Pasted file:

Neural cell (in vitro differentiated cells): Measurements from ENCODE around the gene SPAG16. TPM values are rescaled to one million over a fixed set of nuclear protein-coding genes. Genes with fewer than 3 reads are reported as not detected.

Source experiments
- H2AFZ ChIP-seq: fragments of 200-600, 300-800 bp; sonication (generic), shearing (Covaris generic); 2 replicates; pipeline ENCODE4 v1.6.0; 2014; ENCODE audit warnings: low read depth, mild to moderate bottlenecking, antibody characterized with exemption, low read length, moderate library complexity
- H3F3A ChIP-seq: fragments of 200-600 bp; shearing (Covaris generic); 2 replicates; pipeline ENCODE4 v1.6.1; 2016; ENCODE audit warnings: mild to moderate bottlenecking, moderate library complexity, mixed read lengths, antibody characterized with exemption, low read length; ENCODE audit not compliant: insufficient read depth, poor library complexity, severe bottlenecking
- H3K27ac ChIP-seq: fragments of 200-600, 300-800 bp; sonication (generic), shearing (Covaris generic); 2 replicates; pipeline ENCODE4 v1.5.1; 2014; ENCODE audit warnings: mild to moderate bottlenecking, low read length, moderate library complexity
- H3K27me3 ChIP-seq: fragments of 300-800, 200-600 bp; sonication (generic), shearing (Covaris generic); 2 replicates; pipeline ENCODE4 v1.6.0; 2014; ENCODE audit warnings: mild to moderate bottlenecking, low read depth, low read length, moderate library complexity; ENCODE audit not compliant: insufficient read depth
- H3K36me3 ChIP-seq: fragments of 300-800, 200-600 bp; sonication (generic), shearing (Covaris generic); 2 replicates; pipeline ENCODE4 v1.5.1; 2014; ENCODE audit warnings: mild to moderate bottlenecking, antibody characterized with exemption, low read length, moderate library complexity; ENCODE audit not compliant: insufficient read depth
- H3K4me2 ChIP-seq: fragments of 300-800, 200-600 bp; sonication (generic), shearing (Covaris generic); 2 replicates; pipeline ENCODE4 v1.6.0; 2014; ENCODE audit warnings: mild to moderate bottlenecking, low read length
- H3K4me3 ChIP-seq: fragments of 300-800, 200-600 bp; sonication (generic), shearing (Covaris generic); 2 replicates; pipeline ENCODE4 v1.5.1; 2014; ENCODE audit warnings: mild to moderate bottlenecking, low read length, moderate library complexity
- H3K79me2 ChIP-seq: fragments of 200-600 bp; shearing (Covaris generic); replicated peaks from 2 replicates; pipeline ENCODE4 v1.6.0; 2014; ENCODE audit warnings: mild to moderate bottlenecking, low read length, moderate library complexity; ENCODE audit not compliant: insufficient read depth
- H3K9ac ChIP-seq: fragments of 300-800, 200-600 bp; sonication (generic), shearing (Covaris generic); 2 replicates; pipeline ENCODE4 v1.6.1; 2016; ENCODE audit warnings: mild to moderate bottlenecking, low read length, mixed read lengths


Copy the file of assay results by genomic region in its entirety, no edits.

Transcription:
Neural cell (in vitro differentiated cells): Measurements from ENCODE around the gene SPAG16. TPM values are rescaled to one million over a fixed set of nuclear protein-coding genes. Genes with fewer than 3 reads are reported as not detected.

Source experiments
- H2AFZ ChIP-seq: fragments of 200-600, 300-800 bp; sonication (generic), shearing (Covaris generic); 2 replicates; pipeline ENCODE4 v1.6.0; 2014; ENCODE audit warnings: low read depth, mild to moderate bottlenecking, antibody characterized with exemption, low read length, moderate library complexity
- H3F3A ChIP-seq: fragments of 200-600 bp; shearing (Covaris generic); 2 replicates; pipeline ENCODE4 v1.6.1; 2016; ENCODE audit warnings: mild to moderate bottlenecking, moderate library complexity, mixed read lengths, antibody characterized with exemption, low read length; ENCODE audit not compliant: insufficient read depth, poor library complexity, severe bottlenecking
- H3K27ac ChIP-seq: fragments of 200-600, 300-800 bp; sonication (generic), shearing (Covaris generic); 2 replicates; pipeline ENCODE4 v1.5.1; 2014; ENCODE audit warnings: mild to moderate bottlenecking, low read length, moderate library complexity
- H3K27me3 ChIP-seq: fragments of 300-800, 200-600 bp; sonication (generic), shearing (Covaris generic); 2 replicates; pipeline ENCODE4 v1.6.0; 2014; ENCODE audit warnings: mild to moderate bottlenecking, low read depth, low read length, moderate library complexity; ENCODE audit not compliant: insufficient read depth
- H3K36me3 ChIP-seq: fragments of 300-800, 200-600 bp; sonication (generic), shearing (Covaris generic); 2 replicates; pipeline ENCODE4 v1.5.1; 2014; ENCODE audit warnings: mild to moderate bottlenecking, antibody characterized with exemption, low read length, moderate library complexity; ENCODE audit not compliant: insufficient read depth
- H3K4me2 ChIP-seq: fragments of 300-800, 200-600 bp; sonication (generic), shearing (Covaris generic); 2 replicates; pipeline ENCODE4 v1.6.0; 2014; ENCODE audit warnings: mild to moderate bottlenecking, low read length
- H3K4me3 ChIP-seq: fragments of 300-800, 200-600 bp; sonication (generic), shearing (Covaris generic); 2 replicates; pipeline ENCODE4 v1.5.1; 2014; ENCODE audit warnings: mild to moderate bottlenecking, low read length, moderate library complexity
- H3K79me2 ChIP-seq: fragments of 200-600 bp; shearing (Covaris generic); replicated peaks from 2 replicates; pipeline ENCODE4 v1.6.0; 2014; ENCODE audit warnings: mild to moderate bottlenecking, low read length, moderate library complexity; ENCODE audit not compliant: insufficient read depth
- H3K9ac ChIP-seq: fragments of 300-800, 200-600 bp; sonication (generic), shearing (Covaris generic); 2 replicates; pipeline ENCODE4 v1.6.1; 2016; ENCODE audit warnings: mild to moderate bottlenecking, low read length, mixed read lengths